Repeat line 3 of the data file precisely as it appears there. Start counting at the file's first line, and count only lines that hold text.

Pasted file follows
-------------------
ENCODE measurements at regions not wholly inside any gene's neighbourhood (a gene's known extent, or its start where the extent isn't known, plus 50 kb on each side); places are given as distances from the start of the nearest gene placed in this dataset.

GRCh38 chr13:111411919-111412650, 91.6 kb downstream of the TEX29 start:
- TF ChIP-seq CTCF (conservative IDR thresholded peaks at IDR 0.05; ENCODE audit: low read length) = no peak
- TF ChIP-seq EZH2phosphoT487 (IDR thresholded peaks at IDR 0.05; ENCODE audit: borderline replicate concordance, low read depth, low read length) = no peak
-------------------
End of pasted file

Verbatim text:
- TF ChIP-seq CTCF (conservative IDR thresholded peaks at IDR 0.05; ENCODE audit: low read length) = no peak